- C56P - if parent interview data are present for both spring-third grade and spring-fifth grade
- C456C - if assessment data are present for spring-first and spring-third grade and spring-fifth grade, or if the child was excluded from direct assessment in all of these three rounds of data collection due to a disability
- C456P - if parent interview data are present for spring-first grade and spring-third grade and spring-fifth grade
- C2_6FC - if assessment data are present for four rounds of data collections involving the full sample of children (spring-kindergarten, spring-first grade, springthird grade, and spring-fifth grade), or if the child was excluded from direct assessment in all four of these rounds of data collection due to a disability
- C2_6FP - if parent interview data are present for four rounds of data collections involving the full sample of children (spring-kindergarten, spring-first grade, spring-third grade, and spring-fifth grade)
- C1_6FC - if assessment data are present for five rounds of data collections involving the full sample of children (fall-kindergarten, spring-kindergarten, springfirst grade, spring-third grade, and spring-fifth grade), or if the child was excluded from direct assessment in all five of these rounds of data collection due to a disability
- C1_6FP - if parent interview data are present for five rounds of data collections involving the full sample of children (fall-kindergarten, springkindergarten, spring-first grade, spring-third grade, and spring-fifth grade)
- C1_6SC - if assessment data are present for all six rounds of data collection (fall-kindergarten, spring-kindergarten, fall-first grade, spring-first grade, spring-third grade, and spring-fifth grade), or if the child was excluded from direct assessment in all six rounds of data collection due to a disability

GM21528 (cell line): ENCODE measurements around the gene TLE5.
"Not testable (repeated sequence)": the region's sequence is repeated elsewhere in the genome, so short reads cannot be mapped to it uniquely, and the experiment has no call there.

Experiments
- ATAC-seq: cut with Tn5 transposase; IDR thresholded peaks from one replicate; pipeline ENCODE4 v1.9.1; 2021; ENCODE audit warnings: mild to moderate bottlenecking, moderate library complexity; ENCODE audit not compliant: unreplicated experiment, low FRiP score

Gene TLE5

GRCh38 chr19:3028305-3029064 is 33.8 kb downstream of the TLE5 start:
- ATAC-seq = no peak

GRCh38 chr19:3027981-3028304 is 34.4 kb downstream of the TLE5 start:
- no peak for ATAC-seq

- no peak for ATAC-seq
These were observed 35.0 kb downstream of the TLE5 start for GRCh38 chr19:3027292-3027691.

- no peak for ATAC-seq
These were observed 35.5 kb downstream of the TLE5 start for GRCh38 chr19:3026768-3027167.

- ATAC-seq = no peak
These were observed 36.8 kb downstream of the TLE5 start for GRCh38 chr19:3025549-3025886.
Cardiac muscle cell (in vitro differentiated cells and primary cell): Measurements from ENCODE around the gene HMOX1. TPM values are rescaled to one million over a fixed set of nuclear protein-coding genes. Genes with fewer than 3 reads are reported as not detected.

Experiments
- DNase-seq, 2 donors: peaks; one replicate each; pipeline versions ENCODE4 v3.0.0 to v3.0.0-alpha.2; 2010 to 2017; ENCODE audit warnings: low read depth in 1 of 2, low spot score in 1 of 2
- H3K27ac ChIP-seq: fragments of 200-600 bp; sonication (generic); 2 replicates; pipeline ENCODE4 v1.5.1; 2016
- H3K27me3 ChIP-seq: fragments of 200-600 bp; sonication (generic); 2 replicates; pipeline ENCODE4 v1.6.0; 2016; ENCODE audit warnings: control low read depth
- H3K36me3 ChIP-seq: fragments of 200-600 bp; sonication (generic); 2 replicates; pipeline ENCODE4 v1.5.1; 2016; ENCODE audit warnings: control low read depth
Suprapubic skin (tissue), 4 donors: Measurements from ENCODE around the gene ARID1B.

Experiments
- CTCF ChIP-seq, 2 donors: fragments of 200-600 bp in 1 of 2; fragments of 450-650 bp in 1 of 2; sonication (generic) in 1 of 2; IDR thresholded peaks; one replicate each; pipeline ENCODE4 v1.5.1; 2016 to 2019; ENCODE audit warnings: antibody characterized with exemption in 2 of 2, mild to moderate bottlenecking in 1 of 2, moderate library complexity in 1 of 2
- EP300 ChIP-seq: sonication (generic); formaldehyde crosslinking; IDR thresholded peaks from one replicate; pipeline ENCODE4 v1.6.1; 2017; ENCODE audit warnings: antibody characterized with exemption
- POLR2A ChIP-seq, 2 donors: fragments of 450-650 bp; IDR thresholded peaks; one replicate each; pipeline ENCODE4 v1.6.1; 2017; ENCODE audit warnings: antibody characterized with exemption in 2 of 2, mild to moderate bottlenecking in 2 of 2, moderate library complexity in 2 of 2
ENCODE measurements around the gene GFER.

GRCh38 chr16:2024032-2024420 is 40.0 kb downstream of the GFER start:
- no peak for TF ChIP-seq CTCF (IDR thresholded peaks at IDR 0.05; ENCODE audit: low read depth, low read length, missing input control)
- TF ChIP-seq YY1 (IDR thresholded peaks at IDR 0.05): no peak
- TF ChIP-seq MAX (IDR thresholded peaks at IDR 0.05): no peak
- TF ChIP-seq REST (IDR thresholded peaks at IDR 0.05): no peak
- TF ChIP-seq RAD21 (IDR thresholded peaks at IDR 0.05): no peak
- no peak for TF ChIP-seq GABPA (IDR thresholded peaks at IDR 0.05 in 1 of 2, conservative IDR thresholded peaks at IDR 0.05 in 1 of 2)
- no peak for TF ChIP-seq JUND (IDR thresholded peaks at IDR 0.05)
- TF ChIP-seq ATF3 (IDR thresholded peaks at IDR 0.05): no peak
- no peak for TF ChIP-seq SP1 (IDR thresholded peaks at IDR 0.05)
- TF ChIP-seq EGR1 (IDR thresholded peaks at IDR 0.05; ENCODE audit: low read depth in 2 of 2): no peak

- C1_6SP - if parent interview data are present for all six rounds of data collection (fall-kindergarten, spring-kindergarten, fall-first grade, spring-first grade, spring-third grade, and spring-fifth grade)
Choosing a Weight
Weight C6CW0 is used to estimate child-level characteristics or assessment scores for fifth grade. Examples of such estimates are the percent of children who are male, the percent of children who are API, the percent of children who are 11-years-old at the beginning of the fifth-grade data collection, and the mean reading score of children in the fifth-grade data collection. These weights exist not only for children who were administered a child assessment but also for children who could not be assessed due to a disability. These children were not administered the ECLS-K direct cognitive battery, but their background characteristics such as age, sex, race/ethnicity, and characteristics of their parents, teachers, classrooms, and schools are available from the parent interviews, the teacher questionnaires, the school administrator questionnaire, and the school facilities checklist. The academic and social rating scores from teachers are also available for children with disabilities, regardless of whether they completed the direct child assessment.